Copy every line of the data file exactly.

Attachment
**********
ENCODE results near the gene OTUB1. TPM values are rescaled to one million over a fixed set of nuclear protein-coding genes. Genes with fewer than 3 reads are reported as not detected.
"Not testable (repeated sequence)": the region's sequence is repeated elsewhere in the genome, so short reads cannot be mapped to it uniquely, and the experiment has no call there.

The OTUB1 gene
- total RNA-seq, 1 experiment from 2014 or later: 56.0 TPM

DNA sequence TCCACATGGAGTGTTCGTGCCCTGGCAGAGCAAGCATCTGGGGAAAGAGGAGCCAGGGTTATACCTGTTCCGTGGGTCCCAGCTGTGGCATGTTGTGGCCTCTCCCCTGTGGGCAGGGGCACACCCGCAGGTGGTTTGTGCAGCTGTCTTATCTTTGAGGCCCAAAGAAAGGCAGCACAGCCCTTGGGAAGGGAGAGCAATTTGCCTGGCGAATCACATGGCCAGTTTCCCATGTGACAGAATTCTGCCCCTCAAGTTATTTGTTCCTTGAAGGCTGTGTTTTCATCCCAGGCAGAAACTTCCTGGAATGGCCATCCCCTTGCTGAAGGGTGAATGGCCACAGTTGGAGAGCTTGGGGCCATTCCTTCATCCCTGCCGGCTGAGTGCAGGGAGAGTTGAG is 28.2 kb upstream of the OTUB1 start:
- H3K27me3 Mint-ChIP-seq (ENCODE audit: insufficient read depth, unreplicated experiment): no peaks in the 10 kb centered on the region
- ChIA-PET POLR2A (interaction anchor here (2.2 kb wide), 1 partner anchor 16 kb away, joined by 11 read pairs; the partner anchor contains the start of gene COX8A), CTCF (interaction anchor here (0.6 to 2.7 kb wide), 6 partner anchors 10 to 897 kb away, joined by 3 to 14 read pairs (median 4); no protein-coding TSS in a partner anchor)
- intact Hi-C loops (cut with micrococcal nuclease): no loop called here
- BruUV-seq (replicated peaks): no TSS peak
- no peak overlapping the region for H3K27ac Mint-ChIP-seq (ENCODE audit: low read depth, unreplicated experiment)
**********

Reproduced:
ENCODE results near the gene OTUB1. TPM values are rescaled to one million over a fixed set of nuclear protein-coding genes. Genes with fewer than 3 reads are reported as not detected.
"Not testable (repeated sequence)": the region's sequence is repeated elsewhere in the genome, so short reads cannot be mapped to it uniquely, and the experiment has no call there.

The OTUB1 gene
- total RNA-seq, 1 experiment from 2014 or later: 56.0 TPM

DNA sequence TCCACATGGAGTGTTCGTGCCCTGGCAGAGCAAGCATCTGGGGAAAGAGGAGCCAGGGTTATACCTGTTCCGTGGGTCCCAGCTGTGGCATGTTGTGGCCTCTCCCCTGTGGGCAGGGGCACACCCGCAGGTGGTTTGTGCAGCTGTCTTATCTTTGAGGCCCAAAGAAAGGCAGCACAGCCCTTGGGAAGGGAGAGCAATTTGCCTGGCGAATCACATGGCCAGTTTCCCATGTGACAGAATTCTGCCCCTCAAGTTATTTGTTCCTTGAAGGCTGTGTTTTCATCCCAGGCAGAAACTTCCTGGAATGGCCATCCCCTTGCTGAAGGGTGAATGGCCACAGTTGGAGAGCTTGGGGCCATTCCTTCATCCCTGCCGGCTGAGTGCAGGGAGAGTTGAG is 28.2 kb upstream of the OTUB1 start:
- H3K27me3 Mint-ChIP-seq (ENCODE audit: insufficient read depth, unreplicated experiment): no peaks in the 10 kb centered on the region
- ChIA-PET POLR2A (interaction anchor here (2.2 kb wide), 1 partner anchor 16 kb away, joined by 11 read pairs; the partner anchor contains the start of gene COX8A), CTCF (interaction anchor here (0.6 to 2.7 kb wide), 6 partner anchors 10 to 897 kb away, joined by 3 to 14 read pairs (median 4); no protein-coding TSS in a partner anchor)
- intact Hi-C loops (cut with micrococcal nuclease): no loop called here
- BruUV-seq (replicated peaks): no TSS peak
- no peak overlapping the region for H3K27ac Mint-ChIP-seq (ENCODE audit: low read depth, unreplicated experiment)